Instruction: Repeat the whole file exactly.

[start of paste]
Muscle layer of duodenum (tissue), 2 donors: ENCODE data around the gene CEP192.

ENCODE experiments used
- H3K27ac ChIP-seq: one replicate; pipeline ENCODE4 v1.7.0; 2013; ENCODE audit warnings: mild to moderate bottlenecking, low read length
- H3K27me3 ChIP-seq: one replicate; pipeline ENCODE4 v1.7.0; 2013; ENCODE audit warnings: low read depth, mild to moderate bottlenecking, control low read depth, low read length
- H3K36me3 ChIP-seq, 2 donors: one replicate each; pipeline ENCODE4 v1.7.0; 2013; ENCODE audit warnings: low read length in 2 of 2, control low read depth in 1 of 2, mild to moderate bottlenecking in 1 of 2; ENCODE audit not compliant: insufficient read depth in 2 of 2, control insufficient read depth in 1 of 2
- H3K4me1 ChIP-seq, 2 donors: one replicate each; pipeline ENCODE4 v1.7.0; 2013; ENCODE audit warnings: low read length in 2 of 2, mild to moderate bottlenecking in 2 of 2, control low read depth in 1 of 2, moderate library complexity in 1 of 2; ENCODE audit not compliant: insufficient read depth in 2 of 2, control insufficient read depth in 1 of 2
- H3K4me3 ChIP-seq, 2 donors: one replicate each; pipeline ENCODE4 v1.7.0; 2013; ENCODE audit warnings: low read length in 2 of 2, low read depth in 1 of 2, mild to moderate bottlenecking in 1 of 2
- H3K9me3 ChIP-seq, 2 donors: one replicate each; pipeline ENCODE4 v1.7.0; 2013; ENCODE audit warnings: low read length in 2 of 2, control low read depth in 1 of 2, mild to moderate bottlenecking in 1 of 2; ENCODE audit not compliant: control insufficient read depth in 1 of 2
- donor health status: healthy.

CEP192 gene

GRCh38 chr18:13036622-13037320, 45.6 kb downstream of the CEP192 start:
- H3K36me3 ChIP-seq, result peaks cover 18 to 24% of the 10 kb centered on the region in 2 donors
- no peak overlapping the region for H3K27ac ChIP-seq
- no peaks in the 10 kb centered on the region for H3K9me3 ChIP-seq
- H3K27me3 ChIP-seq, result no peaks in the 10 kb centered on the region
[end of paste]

Muscle layer of duodenum (tissue), 2 donors: ENCODE data around the gene CEP192.

ENCODE experiments used
- H3K27ac ChIP-seq: one replicate; pipeline ENCODE4 v1.7.0; 2013; ENCODE audit warnings: mild to moderate bottlenecking, low read length
- H3K27me3 ChIP-seq: one replicate; pipeline ENCODE4 v1.7.0; 2013; ENCODE audit warnings: low read depth, mild to moderate bottlenecking, control low read depth, low read length
- H3K36me3 ChIP-seq, 2 donors: one replicate each; pipeline ENCODE4 v1.7.0; 2013; ENCODE audit warnings: low read length in 2 of 2, control low read depth in 1 of 2, mild to moderate bottlenecking in 1 of 2; ENCODE audit not compliant: insufficient read depth in 2 of 2, control insufficient read depth in 1 of 2
- H3K4me1 ChIP-seq, 2 donors: one replicate each; pipeline ENCODE4 v1.7.0; 2013; ENCODE audit warnings: low read length in 2 of 2, mild to moderate bottlenecking in 2 of 2, control low read depth in 1 of 2, moderate library complexity in 1 of 2; ENCODE audit not compliant: insufficient read depth in 2 of 2, control insufficient read depth in 1 of 2
- H3K4me3 ChIP-seq, 2 donors: one replicate each; pipeline ENCODE4 v1.7.0; 2013; ENCODE audit warnings: low read length in 2 of 2, low read depth in 1 of 2, mild to moderate bottlenecking in 1 of 2
- H3K9me3 ChIP-seq, 2 donors: one replicate each; pipeline ENCODE4 v1.7.0; 2013; ENCODE audit warnings: low read length in 2 of 2, control low read depth in 1 of 2, mild to moderate bottlenecking in 1 of 2; ENCODE audit not compliant: control insufficient read depth in 1 of 2
- donor health status: healthy.

CEP192 gene

GRCh38 chr18:13036622-13037320, 45.6 kb downstream of the CEP192 start:
- H3K36me3 ChIP-seq, result peaks cover 18 to 24% of the 10 kb centered on the region in 2 donors
- no peak overlapping the region for H3K27ac ChIP-seq
- no peaks in the 10 kb centered on the region for H3K9me3 ChIP-seq
- H3K27me3 ChIP-seq, result no peaks in the 10 kb centered on the region